The Spanish play “Sueño” will be performed at 2 p.m. and 7:30 p.m. February 10-12 at the Ruth N. Halls Theater.

“Sueño” is directed by Daniel Sappington, grad candidate in directing and associate professor of theater at IU. The drama is a modern take on Obie Award-winning playwright José Rivera’s translation and adaptation of the Spanish play “Life is a Dream” by Pedro Calderón de la Barca.

Set in 1635, the drama follows the life of Prince Segismundo, heir to the throne of Spain. Segismundo’s father, King Basilio, banishes the prince to a tower upon his birth when astrologers predict his reign as king will bring ruin to the country.

Once the prince turns 25, Basilio frees Segismundo to test his potential as a ruler. If the prediction holds true, Basilio will re-imprison Segismundo and assure him that his son’s brief taste of freedom was just a dream.

Second-year master’s student and actor Gavin Douglas, who plays King Basilio, said that although the play appears to be a dense classical play, the modern language makes it approachable and relatable.

“Because the language is modern, you’ll be able to pick it up instantly,” Douglas said. “It’s really deliberately and carefully crafted for a modern, up-to-date audience.”

Sappington said that while Shakespeare’s plays are frequently performed on college stages, works from the Spanish Golden Age are often overlooked. While “Sueño” itself is an adaptation and not a Golden Age text, the play’s source material, “Life is a Dream”, is one of the most notable and most dramas to emerge from the era.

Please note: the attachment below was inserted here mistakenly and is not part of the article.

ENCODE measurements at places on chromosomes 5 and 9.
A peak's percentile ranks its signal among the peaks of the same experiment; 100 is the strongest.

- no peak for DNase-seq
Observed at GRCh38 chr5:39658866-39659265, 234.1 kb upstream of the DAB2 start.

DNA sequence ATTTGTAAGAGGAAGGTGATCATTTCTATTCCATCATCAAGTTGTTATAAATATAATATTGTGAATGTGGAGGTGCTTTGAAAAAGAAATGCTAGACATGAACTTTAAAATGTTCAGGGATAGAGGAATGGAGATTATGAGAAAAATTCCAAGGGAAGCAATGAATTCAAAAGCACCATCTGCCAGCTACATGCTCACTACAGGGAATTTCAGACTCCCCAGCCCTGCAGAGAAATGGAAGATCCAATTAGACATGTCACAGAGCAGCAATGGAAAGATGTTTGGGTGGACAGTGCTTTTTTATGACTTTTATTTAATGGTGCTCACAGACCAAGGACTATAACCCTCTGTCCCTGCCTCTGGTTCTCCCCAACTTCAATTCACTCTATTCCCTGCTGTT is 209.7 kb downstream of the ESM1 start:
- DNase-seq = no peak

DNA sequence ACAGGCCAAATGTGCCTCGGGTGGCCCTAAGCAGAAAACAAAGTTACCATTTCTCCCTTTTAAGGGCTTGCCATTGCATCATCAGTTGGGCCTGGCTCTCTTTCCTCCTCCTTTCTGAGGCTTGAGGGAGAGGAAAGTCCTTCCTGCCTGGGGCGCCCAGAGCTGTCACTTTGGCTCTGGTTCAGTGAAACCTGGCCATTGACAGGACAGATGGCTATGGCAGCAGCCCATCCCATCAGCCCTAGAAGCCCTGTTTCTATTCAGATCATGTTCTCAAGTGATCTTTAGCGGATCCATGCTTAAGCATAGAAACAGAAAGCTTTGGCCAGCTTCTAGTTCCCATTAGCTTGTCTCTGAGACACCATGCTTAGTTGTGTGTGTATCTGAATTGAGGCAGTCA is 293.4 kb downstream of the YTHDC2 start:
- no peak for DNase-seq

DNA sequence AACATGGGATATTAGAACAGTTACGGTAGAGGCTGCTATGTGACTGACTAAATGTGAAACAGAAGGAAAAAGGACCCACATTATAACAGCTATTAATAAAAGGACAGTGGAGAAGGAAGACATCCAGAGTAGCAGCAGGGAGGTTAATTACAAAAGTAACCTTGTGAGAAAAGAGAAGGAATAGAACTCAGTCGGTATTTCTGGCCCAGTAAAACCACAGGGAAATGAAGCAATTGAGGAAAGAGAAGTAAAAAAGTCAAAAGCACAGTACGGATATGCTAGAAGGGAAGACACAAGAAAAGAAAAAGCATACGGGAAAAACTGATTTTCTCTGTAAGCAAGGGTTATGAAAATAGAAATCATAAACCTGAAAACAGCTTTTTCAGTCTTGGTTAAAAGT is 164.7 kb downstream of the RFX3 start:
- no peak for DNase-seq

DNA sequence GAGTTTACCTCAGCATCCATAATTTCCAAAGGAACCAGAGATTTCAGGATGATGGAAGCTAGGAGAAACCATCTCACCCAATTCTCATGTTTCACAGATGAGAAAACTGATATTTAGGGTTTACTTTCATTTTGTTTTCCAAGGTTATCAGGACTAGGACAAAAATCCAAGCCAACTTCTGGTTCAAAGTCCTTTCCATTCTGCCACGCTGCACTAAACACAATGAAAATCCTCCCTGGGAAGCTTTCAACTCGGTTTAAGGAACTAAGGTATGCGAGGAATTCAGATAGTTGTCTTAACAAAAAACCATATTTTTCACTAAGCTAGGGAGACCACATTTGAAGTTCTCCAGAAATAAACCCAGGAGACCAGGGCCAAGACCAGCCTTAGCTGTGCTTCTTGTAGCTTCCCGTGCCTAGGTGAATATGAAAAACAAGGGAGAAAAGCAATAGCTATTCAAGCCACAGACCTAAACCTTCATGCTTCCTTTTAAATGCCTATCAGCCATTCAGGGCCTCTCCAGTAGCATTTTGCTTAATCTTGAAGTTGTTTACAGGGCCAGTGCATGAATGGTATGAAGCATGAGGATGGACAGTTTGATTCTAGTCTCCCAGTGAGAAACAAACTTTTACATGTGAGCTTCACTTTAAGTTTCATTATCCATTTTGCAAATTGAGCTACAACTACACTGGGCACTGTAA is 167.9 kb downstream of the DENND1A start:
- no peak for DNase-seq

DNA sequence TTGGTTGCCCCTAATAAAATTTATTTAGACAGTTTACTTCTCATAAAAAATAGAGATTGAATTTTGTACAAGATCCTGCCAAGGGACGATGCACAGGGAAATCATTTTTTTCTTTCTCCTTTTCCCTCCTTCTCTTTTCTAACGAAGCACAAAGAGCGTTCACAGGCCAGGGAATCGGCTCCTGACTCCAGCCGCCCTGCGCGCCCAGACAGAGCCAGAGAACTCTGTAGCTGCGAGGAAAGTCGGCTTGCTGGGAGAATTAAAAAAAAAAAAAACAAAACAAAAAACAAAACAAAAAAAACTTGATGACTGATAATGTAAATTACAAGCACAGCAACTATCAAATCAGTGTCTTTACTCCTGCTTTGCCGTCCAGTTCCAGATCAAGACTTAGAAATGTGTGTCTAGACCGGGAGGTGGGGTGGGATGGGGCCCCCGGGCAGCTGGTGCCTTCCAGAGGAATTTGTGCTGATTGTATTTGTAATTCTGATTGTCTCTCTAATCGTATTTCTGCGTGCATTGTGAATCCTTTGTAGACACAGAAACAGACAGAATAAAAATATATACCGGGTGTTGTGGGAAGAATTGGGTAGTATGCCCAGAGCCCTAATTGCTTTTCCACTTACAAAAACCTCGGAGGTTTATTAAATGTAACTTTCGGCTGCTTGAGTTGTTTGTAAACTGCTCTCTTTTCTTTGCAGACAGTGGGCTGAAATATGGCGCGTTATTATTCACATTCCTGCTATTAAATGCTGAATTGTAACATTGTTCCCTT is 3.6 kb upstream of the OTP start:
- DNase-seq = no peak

Alexander Coniaris, left, and Caroline Lee Sanchez, right, are pictured during rehearsals. “Sueño” is a modern adaptation of a Spanish play from the 15th century Golden Age.

Courtesy picture

“This text serves as an entry point into the Spanish Golden Age,” Sappington said. “The cast and creative team are extraordinarily talented and their work is simply inspired.”

He also said set designer Rachel Rose Burke created a Salvador Dali-inspired landscape that frames the hellish, psychedelic nature of the room.

“Our approach reexamines this text not as a dream, but as a nightmare of misogyny and male domination,” Sappington said.

Douglas said the quirky set and costume design choices present this ancient history in a rather unconventional and shocking light, in the best possible way.

“We’re not just working with the text, but we’re also working to subvert it and approach it in a very unique way,” Douglas said. “There are going to be times when there is flowery, poetic language, and then something is going to jump out at you so suddenly you won’t believe you heard it or saw it.”

Tickets are $10 for students and $20 for all other customers.